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McDonald's has announced it will sell its business in Russia amid the country's ongoing invasion of Ukraine.
The fast food chain has operated in the country for more than 30 years, but announced that holding on to its business in Russia is 'no longer tenable, nor is it consistent with McDonald’s values' in the wake of the humanitarian crisis.
McDonald's is searching for a buyer that will keep its 62,000 workers in Russia employed, and has ensured it will continue to pay the workers until the sale closes.
Chief Executive Chris Kempczinski cited the 'dedication and loyalty to McDonald’s' of employees and Russian suppliers while discussing the move, admitting their work had made it difficult to leave the country.
In a statement, Kempczinski continued: “However, we have a commitment to our global community and must remain steadfast in our values and our commitment to our values means that we can no longer keep the arches shining there.”
McDonald's plans to keep its trademarks in Russia, but as it moves towards a sale the company has announced plans to start removing its recognisable golden arches and other symbols and signs with the company’s name from Russia.
It comes after McDonald's announced the temporary closure of its stores in Russia following Vladimir Putin's invasion of Ukraine, with a statement at the time explaining the company would 'continue to assess the situation and determine if any additional measures are required'.
In the release in early March, McDonald's wrote: "The conflict in Ukraine and the humanitarian crisis in Europe has caused unspeakable suffering to innocent people. As a System, we join the world in condemning aggression and violence and praying for peace..."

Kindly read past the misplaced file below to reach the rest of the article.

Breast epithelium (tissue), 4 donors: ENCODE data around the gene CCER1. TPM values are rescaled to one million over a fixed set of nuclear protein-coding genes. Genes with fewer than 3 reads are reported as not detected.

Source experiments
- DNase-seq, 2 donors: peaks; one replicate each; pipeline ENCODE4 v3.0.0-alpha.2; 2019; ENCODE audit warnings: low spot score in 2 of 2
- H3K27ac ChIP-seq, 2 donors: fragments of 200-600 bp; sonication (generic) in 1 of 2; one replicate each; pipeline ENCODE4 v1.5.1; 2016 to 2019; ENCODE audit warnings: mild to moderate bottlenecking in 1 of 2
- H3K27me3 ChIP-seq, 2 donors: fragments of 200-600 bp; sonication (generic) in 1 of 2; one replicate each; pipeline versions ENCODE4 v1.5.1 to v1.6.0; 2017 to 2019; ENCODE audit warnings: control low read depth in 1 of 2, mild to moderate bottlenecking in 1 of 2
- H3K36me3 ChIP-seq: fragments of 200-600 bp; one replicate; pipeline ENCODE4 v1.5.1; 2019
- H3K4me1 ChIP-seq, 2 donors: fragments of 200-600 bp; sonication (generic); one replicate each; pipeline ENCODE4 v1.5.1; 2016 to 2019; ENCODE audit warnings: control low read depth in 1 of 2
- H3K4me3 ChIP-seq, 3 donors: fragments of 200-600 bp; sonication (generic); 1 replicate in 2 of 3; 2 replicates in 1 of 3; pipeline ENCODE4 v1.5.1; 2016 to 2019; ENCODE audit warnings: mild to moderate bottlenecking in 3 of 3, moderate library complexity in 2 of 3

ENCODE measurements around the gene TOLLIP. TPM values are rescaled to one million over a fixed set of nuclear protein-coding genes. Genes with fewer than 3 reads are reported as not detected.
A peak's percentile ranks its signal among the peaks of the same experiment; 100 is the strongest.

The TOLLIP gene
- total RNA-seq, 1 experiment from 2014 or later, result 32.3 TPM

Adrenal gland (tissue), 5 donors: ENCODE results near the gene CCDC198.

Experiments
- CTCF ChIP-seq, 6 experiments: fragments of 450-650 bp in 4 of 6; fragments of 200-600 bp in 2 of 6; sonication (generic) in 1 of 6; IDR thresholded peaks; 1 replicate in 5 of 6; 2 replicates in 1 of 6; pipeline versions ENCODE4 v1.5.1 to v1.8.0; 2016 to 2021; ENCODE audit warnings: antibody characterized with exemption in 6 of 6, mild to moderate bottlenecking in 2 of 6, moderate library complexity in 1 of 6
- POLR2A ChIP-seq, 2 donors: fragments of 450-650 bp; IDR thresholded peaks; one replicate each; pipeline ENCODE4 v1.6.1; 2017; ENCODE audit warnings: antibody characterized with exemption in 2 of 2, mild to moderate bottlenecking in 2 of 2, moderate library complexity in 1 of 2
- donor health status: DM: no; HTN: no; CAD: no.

"At this juncture, it’s impossible to predict when we might be able to reopen our restaurants in Russia. We are experiencing disruptions to our supply chain along with other operational impacts. We will also closely monitor the humanitarian situation."
The company opened its first store in the middle of Moscow more than three decades ago, becoming the first American fast food restaurant to open in the Soviet Union.
It is not the first company to respond as a result of the war, with Coca-Cola, Pepsi and Starbucks all having paused or closed operations in the country.
As a result of its closure, McDonald’s said it expects to record a charge against earnings of between $1.2 billion (£980 million) and $1.4 billion (£1.1 billion).
If you would like to donate to the Red Cross Emergency Appeal, which will help provide food, medicines and basic medical supplies, shelter and water to those in Ukraine, click here for more information
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